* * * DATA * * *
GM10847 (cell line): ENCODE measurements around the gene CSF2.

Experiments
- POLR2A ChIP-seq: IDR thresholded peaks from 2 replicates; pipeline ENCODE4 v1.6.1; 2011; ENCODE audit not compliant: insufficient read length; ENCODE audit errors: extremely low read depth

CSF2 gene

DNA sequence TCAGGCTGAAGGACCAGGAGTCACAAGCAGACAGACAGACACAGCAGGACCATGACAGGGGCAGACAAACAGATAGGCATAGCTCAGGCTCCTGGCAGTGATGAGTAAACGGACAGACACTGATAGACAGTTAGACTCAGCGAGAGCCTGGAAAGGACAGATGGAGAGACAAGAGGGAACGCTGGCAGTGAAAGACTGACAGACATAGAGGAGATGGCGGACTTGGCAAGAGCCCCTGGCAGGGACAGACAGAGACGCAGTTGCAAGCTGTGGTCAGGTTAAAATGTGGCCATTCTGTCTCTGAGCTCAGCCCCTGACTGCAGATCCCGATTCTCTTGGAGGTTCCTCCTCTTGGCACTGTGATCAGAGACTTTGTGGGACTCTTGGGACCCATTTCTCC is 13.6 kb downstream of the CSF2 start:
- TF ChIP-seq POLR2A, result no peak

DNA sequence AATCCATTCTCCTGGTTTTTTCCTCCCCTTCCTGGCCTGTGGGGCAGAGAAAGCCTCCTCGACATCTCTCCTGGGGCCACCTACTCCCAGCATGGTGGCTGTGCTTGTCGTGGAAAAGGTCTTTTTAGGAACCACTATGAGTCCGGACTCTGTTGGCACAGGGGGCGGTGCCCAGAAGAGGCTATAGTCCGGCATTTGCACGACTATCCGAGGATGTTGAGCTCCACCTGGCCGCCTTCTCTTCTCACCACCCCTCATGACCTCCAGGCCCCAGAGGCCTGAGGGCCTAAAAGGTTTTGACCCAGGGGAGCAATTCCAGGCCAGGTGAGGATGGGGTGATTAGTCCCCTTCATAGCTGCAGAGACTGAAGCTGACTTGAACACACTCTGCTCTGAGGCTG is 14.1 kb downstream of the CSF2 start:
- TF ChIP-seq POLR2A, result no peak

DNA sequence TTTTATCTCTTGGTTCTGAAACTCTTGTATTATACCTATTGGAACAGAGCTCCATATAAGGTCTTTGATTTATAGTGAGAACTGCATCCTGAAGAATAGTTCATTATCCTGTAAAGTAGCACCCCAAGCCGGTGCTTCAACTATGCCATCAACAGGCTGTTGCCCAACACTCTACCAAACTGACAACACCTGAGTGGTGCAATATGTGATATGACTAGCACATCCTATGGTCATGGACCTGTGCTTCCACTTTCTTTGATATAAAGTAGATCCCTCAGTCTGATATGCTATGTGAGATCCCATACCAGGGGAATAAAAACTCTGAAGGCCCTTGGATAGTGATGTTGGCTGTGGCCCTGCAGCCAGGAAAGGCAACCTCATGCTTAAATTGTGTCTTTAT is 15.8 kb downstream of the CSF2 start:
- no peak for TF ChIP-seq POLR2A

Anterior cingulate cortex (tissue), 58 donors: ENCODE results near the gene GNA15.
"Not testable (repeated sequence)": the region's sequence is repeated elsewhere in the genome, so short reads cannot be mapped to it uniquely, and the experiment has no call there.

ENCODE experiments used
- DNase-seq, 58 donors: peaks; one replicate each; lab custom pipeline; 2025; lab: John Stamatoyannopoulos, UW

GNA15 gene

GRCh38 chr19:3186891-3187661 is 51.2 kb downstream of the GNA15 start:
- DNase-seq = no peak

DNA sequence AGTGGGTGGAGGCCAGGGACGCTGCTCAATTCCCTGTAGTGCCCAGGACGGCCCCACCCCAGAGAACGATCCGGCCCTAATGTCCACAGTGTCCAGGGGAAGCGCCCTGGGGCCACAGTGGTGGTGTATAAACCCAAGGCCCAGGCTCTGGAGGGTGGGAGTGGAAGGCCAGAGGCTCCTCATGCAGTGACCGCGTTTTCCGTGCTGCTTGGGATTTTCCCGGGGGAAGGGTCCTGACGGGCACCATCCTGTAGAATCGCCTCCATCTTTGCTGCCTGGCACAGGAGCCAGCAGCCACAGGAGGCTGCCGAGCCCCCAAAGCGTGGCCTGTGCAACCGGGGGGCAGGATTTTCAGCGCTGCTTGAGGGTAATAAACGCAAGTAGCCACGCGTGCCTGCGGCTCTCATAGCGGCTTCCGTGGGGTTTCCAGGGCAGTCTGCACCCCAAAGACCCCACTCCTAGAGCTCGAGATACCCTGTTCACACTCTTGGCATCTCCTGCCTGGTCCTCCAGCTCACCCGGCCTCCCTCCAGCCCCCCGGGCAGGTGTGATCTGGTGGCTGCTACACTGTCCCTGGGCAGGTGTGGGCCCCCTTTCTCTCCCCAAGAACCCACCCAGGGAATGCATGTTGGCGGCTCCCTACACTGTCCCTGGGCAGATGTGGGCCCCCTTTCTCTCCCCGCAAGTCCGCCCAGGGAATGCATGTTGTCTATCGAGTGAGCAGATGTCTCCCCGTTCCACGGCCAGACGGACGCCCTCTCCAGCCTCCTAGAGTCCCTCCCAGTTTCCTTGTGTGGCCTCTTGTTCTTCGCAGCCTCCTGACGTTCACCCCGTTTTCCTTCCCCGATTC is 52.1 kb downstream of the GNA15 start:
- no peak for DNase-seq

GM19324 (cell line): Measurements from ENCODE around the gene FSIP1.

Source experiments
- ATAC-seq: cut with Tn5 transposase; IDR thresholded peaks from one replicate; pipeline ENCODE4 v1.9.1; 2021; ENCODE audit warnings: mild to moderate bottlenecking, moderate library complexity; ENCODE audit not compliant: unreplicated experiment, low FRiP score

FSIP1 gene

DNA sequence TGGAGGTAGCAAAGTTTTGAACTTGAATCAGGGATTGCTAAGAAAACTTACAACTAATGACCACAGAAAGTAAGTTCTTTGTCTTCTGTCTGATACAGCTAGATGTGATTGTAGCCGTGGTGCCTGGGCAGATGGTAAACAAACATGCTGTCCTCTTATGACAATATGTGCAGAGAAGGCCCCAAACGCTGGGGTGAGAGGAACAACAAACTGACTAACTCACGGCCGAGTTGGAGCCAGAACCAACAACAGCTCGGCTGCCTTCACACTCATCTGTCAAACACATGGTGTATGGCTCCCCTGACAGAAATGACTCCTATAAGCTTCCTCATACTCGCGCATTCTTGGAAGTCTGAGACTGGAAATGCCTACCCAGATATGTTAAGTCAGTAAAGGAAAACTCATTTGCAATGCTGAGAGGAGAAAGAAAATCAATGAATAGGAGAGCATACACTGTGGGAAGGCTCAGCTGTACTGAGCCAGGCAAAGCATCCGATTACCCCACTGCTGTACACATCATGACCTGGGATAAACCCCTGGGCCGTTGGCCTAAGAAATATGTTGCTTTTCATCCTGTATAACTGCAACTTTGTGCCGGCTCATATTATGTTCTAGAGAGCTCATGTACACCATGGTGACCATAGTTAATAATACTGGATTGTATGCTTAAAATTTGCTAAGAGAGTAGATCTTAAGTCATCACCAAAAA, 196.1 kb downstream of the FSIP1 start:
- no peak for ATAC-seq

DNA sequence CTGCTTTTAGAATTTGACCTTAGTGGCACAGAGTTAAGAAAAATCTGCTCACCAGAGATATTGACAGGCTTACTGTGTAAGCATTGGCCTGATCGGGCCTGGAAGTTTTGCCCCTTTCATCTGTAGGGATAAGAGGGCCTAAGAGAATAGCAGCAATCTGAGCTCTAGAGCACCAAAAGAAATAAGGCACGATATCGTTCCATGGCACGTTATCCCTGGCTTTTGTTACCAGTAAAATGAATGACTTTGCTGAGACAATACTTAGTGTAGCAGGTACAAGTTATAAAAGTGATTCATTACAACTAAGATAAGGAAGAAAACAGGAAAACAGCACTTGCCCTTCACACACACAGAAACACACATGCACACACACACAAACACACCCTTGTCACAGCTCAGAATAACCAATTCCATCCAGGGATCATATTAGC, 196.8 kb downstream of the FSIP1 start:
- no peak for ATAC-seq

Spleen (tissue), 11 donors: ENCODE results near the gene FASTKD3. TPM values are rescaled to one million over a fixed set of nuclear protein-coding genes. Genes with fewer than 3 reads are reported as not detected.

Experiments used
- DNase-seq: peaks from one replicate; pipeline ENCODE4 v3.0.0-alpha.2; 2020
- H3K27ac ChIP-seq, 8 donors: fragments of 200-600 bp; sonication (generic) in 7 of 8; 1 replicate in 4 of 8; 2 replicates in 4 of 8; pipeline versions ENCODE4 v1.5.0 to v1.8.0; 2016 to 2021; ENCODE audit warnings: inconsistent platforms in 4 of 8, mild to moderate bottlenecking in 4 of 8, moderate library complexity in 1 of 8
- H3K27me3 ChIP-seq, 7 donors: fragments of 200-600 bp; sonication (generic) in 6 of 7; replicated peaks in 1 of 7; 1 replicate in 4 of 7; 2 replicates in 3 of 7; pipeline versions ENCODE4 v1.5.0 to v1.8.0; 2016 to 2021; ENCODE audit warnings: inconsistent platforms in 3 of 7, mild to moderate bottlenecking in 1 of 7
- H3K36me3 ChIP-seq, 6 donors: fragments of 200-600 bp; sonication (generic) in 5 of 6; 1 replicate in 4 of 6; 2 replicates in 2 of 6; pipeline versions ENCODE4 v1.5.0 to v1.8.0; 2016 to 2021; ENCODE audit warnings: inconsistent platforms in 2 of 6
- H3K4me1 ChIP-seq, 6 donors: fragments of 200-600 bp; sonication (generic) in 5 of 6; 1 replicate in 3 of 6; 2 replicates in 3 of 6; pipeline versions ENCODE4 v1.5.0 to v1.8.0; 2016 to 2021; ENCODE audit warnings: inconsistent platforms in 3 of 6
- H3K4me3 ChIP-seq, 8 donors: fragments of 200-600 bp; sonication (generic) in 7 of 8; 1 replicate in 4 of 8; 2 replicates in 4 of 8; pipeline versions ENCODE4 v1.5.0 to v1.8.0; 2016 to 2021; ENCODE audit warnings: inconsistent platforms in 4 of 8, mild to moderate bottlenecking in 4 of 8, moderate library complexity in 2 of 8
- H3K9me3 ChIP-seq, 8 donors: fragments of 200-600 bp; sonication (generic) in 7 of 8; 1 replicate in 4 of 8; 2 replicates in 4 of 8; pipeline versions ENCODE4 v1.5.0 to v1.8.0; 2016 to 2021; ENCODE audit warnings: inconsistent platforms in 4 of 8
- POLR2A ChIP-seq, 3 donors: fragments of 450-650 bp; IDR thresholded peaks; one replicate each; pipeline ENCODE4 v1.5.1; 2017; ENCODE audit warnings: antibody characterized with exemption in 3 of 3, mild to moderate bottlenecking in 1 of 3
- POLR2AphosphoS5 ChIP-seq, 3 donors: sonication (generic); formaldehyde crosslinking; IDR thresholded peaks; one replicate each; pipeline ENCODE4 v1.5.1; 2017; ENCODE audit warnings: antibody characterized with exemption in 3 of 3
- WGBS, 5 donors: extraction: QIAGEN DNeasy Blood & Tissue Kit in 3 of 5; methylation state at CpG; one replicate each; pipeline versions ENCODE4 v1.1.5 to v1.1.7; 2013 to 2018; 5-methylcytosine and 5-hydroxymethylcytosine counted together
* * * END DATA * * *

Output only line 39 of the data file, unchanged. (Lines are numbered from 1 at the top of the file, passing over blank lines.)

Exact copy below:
- WGBS, 5 donors: extraction: QIAGEN DNeasy Blood & Tissue Kit in 3 of 5; methylation state at CpG; one replicate each; pipeline versions ENCODE4 v1.1.5 to v1.1.7; 2013 to 2018; 5-methylcytosine and 5-hydroxymethylcytosine counted together